I'm open to correction, but unfortunately, the formulae in your (I'm jealous,) book are expressed in the wrong domain for a renderer like Cycles. They're parametric surfaces.
That is to say, in the book, a surface is expressed as a function of parameters i,j in certain ranges. Given i and j, a point on the surface (X,Y,Z) is generated.
Cycles starts from the ...
You can do it with particles:
Create your meteor, give it a particle system, in the Field Weights switch off the Gravity, in the Velocity give a bit of Normal and Object Aligned X to give the particles a direction. Create a stretched sphere that will be your particle, in the particle system Render panel choose Render As > Object and under Object > ...
With current experimental build 2.91 you can base this on Volume Object.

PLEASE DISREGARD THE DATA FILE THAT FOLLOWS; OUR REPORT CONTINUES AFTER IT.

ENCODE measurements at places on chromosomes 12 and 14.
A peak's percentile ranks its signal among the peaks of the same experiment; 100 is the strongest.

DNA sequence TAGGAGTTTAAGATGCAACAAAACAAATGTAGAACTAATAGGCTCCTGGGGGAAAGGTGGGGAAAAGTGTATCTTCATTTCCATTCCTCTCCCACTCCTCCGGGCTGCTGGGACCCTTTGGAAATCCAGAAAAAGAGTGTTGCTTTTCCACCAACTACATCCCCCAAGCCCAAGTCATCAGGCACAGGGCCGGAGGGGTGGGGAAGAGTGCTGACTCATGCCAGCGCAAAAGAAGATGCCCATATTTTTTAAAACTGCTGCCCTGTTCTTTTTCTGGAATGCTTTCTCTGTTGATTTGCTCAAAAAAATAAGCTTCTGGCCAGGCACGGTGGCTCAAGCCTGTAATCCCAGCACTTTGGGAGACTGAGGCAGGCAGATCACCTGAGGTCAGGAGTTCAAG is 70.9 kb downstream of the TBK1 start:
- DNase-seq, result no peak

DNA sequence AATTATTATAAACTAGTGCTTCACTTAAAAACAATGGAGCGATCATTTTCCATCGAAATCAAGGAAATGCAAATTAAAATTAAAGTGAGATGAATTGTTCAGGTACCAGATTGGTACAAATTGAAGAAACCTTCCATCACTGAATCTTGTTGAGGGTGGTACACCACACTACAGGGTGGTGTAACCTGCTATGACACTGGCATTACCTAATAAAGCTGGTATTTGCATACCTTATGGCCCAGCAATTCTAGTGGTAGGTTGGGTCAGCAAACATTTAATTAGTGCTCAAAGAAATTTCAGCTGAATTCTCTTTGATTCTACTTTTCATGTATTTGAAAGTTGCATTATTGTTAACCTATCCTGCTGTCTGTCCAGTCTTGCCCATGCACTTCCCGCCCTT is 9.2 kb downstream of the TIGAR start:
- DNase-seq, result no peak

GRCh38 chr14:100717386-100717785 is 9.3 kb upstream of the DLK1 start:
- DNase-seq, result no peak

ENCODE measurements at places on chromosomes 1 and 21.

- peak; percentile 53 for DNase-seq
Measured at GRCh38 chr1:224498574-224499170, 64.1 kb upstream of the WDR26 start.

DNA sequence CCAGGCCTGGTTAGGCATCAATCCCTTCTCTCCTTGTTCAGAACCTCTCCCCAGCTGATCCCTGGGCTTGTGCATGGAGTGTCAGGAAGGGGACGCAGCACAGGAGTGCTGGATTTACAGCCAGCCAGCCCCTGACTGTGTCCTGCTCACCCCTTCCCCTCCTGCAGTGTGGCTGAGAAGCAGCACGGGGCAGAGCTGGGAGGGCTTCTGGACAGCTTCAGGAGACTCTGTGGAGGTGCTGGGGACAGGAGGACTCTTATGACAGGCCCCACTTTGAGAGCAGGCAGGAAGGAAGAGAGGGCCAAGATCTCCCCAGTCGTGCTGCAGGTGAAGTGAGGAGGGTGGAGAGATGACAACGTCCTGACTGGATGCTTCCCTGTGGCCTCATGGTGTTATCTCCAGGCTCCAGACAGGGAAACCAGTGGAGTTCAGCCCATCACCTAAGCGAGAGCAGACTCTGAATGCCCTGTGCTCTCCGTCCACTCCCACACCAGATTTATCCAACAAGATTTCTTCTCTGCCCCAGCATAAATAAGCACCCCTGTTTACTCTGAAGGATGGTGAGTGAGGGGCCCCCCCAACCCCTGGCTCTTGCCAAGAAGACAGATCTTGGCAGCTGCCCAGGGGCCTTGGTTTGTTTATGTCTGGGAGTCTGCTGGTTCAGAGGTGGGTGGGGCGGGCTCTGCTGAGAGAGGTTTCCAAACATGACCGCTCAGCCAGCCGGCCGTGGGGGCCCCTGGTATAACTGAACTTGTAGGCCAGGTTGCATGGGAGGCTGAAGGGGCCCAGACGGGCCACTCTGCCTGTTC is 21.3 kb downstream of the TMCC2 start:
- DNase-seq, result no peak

create the shape from a Mesh Object.
add Volume Object and in modifiers choose Mesh to Volume, as source Object choose created shape one
add Point Light object in trail direction (close to a sphere)
With second modifier Volume Displace you can use texture to distort. Here is a few ...
Using another Shape is indeed not a bad idea. (@Jachym Michal)
But here is a node setup to give you pretty good controll of the density border.
For better visibility I haven't multiplied it with your current density setup yet, but the math node already is sitting in place as you can see.
user1853's comment in pictures :)
Change Transmission to 1
... or use Glass shader instead of Principled BSDF.
The only weird thing is when I replicate your node, result is totally white, not transparent as yours ... hm. Some changes happened from 2.81?
I'm no node wizard, so I'd recommend the Displacement node.
Then you can use UV maps for better control.
Add a Subdivision modifier set to Simple (4+ levels)
Use your hexagon texture to drive the Displacement node
Enable true Displacement in material properties
You can also drive the thickness using a BW texture